Posted on 13/02/17, filed under Burgundy, Wine Tasting | No Comments

Despite some dramatic climatic conditions, the 2014 finished on a positive note for DRC. A long tumultuous growing season ended with an Indian summer of sunny, warm, dry weather. Then came the cool cleansing northerly winds to dry the deep coloured bunches. The harvest started around the 16th September in Corton and finished with Le Montrachet on the 22nd. Vinifications under the watchful eye of Bernard Noblet, ensured a long secondary fermentation in oak casks before a final bottling in Spring 2016.

Here are my notes on the main grand crus. We know 2014 was a magnificent vintage for white burgundy but not quite as big and ripe as 2015 for the Pinot Noir. However, these '14s display the pure terroir expression of a cool, classic vintage and have the fruit, acidity and tannin balance required for ageing. We have tasted some seriously fine reds in this vintage with DRC and a hand-full of other growers leading the field.

Corton

Deep red with a bouquet of wild strawberry, briars, incense and hedgerow. Earthy sour cherry and berry fruit, herbal notes with mineral edge . Robust, medium full with firm tannins for now. 89+ GW

Echézeaux

Fresh raspberry and blackberry with floral notes. Textured slightly sour fruit with notes of tobacco, dry tannins with a metallic earthy finish. 88+ GW

Grands-Echézeaux

Aromas of rose, scorched earth and berry fruit in the background. Currants, all spice, herbal with textured tannins constructing a profound medium bodied expression of this great grand cru. Clearly defined layers energised by precise acidity and a mineral tension that compels you to take another sip. Seriously sophisticated. 94+ GW

Romanée-Saint-Vivant

Wonderful aromas of sweet raspberry, cinnamon and cherry. A full palate displays generous sweet fruit with a saline mineral edge. Seductive, very finely textured tannins, mixed spice and acidity that lifts the finish. Superb example. Drink from 2020+ 95 GW

Richebourg

Deep bright ruby, some nice ripe red fruits though restrained, especially in the mid palate. The tannins are finely textured but there is a solid compact mid palate with brisk acidity on the finish. This is layered but so closed that it will take at least 5 years to come round. 94+ GW

La Tâche

Deep red hues. Light sour cherry fruit, floral hints and cinnamon spice on the aromatics. Earthy restrained fruit with tea leaf nuances. Intense but austere at present with a solid depth of finely textured tannins. Layers of complexity but disjointed and will need 3-4 years to integrate. Great potential though. 95+GW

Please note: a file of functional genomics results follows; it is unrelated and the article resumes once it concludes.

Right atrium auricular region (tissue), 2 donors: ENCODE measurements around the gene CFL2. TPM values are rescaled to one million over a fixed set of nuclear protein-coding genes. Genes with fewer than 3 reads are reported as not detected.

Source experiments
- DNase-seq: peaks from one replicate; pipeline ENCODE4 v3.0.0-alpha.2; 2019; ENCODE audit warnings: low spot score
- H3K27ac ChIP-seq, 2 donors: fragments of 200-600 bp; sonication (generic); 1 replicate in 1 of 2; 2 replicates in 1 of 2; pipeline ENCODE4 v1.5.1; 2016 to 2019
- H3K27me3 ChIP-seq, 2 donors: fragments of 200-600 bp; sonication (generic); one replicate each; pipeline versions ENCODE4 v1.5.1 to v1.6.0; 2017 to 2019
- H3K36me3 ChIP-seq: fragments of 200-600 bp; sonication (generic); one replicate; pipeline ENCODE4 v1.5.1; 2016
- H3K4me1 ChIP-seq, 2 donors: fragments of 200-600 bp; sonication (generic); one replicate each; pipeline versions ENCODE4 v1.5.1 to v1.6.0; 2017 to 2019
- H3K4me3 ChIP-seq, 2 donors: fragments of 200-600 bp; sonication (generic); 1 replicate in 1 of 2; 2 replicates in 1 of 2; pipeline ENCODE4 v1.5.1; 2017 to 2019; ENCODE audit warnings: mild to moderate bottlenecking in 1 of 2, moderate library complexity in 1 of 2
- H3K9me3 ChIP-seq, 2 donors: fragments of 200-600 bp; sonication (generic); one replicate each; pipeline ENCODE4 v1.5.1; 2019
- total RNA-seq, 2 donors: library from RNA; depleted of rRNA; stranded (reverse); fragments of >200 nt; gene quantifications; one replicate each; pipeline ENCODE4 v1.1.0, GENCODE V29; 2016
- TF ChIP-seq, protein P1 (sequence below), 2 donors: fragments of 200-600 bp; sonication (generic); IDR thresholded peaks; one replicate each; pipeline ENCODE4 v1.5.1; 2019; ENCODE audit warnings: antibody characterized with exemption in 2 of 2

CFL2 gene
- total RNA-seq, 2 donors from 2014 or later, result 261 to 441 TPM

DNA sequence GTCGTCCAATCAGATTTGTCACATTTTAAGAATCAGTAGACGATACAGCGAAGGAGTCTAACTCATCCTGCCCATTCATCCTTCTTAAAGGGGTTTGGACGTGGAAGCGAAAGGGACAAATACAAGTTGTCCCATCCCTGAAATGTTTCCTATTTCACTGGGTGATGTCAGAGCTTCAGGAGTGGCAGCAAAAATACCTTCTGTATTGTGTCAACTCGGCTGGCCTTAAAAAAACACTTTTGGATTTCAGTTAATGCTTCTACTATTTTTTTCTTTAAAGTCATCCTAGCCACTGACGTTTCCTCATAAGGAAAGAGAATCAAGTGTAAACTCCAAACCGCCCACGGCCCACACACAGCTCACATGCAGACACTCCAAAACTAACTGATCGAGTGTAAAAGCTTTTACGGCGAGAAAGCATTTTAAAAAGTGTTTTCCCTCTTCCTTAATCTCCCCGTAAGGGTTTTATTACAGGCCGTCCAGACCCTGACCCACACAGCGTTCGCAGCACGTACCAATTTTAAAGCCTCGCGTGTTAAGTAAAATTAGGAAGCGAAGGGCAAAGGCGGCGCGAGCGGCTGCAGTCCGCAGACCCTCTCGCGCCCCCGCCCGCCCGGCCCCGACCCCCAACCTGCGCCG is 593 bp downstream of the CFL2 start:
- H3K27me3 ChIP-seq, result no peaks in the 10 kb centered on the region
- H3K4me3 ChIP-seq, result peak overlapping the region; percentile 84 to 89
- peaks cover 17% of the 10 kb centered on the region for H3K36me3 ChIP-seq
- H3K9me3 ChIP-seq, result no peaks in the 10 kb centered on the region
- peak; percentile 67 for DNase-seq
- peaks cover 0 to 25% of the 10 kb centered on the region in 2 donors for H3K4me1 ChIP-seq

Romanée-Conti

Intense aromas of earth, briars, rose and dusky fruit beneath. Powerful sinews of sour edged fruit, raspberry and blackberry pith that tastes a little austere now. This sits between layers of earthy minerality, mixed herbs, sappy tannins from the wood and stems. Not bitter but dry and savoury. This is packed with flavour, compelling complexity with a prominent acidity that projects a long lateral finish. Awkward, brooding and introverted for now but given another 5-7 years, the components should weld together to form a truly classic terroir driven style. 96+ GW

Notes and scores by Guy Willings

THE FINE WINE MARKET – Winter 2016 to 2017

Posted on 12/11/16, filed under Bordeaux, Burgundy, Champagne, News | No Comments
There has been a dramatic shift in the value of the pound since the referendum, demand is high and our international sales have grown significantly. We are optimistic that despite the economic challenges ahead, there are some great recent vintages to sell from the classic regions of France and beyond. The 2014, 2015 and 2016 vintages maybe variable in quantity but outstanding in quality. Fair pricing and slight inflation will help supply and demand forces thrive.
 
Good back vintages are rising in value regardless as they are available now, ready to drink and dwindling in supply. Many of our clients who bought wine en primeur over the years are now selling back to us and making very healthy returns.
 
If you have fine wines surplus to your requirements please contact us for a competitive quotation. We often pay above auction hammer prices for good provenance stock.